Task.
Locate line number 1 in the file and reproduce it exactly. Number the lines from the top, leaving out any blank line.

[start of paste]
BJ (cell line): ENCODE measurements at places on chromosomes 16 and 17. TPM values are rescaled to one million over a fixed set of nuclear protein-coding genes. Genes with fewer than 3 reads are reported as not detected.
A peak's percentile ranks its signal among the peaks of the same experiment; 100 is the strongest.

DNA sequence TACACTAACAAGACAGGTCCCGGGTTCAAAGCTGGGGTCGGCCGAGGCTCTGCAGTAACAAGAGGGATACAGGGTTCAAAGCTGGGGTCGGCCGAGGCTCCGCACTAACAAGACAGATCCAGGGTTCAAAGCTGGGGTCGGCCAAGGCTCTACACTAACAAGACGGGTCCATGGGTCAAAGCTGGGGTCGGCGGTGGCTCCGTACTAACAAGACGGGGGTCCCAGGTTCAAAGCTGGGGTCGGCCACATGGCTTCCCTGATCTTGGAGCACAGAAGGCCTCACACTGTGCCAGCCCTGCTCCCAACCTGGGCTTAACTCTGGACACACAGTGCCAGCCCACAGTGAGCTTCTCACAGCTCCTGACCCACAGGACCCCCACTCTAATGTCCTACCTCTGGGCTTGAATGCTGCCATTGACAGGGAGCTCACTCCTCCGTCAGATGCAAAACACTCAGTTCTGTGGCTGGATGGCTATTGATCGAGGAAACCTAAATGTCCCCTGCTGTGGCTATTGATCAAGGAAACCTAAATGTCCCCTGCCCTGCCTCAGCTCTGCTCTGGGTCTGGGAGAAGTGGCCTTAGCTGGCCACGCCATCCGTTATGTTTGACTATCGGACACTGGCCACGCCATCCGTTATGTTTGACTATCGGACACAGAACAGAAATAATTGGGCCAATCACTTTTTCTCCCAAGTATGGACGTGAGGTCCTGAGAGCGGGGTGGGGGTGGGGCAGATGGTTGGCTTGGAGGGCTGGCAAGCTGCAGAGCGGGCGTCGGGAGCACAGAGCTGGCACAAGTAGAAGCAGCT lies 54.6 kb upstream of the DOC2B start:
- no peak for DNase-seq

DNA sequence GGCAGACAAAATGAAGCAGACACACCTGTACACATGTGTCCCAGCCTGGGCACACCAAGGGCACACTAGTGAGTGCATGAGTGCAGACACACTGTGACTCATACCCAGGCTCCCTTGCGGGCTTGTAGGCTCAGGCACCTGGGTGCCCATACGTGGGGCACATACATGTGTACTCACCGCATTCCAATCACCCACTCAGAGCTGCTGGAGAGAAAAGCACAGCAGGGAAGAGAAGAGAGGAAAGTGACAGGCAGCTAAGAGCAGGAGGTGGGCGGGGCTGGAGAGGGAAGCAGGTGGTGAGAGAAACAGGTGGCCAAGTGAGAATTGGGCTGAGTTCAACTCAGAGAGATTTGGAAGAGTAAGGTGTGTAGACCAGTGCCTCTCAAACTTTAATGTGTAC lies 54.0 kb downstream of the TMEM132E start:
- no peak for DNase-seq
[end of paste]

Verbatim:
BJ (cell line): ENCODE measurements at places on chromosomes 16 and 17. TPM values are rescaled to one million over a fixed set of nuclear protein-coding genes. Genes with fewer than 3 reads are reported as not detected.